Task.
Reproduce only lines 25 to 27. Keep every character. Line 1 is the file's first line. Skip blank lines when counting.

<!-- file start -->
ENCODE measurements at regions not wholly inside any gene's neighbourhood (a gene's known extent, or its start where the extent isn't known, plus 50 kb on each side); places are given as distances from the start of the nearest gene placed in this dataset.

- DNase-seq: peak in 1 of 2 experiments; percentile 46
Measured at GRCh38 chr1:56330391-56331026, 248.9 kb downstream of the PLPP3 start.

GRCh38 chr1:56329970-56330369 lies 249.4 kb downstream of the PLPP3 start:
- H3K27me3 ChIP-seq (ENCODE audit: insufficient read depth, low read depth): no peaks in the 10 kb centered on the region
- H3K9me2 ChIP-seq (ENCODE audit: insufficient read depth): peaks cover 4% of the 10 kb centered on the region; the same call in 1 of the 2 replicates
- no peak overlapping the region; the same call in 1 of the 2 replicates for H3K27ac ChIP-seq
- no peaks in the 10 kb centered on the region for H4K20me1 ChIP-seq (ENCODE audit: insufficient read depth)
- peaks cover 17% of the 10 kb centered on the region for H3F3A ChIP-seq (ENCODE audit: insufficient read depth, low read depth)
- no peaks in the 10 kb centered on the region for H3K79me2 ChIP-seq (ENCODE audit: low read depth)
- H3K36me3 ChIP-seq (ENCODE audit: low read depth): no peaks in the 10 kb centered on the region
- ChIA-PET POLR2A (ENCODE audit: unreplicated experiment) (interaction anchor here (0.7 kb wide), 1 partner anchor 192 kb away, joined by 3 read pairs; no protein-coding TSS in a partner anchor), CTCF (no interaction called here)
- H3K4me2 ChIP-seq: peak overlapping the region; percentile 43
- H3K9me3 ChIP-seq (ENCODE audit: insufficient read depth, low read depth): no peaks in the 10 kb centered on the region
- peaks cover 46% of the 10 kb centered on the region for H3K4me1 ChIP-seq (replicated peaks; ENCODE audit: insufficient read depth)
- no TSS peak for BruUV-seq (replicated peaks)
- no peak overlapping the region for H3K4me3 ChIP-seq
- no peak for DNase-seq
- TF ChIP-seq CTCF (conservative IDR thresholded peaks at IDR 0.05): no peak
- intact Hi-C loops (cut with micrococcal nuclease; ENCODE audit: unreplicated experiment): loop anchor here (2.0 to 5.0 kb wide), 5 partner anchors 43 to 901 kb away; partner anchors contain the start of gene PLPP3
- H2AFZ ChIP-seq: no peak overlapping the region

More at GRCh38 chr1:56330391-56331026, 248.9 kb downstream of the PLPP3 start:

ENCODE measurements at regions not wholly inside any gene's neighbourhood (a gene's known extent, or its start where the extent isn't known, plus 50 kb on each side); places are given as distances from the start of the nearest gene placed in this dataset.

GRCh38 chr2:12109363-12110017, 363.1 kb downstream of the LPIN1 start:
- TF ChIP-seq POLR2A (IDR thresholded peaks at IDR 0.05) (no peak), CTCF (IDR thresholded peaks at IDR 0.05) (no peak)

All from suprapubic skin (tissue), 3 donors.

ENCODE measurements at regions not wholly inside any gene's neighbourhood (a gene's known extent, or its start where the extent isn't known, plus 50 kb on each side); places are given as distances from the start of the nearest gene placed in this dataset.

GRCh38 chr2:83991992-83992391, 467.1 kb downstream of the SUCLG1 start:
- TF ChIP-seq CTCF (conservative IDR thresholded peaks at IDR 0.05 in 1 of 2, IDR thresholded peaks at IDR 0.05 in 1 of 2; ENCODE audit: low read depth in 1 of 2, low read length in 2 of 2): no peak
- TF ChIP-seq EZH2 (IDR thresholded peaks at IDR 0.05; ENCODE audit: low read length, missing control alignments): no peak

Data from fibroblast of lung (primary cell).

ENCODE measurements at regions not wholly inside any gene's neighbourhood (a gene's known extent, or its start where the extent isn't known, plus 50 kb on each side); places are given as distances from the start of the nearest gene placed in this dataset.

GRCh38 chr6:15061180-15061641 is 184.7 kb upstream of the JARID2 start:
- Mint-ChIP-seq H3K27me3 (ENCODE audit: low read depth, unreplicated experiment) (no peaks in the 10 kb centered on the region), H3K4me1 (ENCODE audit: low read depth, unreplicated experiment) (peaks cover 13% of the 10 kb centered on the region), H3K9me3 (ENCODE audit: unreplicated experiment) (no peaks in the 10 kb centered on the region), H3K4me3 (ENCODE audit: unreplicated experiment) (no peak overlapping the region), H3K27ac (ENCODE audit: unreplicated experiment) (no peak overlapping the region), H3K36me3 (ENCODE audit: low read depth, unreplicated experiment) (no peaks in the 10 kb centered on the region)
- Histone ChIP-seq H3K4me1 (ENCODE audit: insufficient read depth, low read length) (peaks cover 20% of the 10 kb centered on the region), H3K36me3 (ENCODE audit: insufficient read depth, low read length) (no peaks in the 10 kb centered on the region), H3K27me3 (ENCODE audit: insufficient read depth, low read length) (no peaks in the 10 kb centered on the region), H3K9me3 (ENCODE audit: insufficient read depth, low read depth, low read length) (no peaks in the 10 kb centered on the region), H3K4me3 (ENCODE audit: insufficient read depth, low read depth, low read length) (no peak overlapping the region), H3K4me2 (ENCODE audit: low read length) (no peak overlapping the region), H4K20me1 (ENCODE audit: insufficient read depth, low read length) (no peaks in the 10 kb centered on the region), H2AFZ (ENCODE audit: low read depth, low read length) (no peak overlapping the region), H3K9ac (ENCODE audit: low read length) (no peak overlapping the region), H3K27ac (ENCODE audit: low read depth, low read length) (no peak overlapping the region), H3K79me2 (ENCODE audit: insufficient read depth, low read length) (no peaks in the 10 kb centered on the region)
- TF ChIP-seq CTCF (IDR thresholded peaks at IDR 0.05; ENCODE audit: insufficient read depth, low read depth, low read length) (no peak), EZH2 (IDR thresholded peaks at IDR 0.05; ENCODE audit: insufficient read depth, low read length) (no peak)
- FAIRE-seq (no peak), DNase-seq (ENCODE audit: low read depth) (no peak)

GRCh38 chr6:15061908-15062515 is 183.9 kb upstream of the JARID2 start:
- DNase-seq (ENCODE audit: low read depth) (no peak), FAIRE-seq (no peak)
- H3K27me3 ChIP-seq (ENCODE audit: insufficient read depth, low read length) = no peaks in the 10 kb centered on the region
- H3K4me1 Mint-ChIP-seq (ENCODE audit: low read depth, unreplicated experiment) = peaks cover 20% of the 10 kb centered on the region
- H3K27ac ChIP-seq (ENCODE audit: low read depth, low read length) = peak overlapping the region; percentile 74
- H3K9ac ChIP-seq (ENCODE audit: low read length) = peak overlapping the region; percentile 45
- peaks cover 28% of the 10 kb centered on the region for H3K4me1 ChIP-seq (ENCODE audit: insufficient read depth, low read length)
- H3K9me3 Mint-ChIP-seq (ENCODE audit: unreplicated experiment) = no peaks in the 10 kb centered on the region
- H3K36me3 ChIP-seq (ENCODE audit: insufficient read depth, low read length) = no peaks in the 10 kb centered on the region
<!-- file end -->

- TF ChIP-seq POLR2A (IDR thresholded peaks at IDR 0.05) (no peak), CTCF (IDR thresholded peaks at IDR 0.05) (no peak)

All from suprapubic skin (tissue), 3 donors.

ENCODE measurements at regions not wholly inside any gene's neighbourhood (a gene's known extent, or its start where the extent isn't known, plus 50 kb on each side); places are given as distances from the start of the nearest gene placed in this dataset.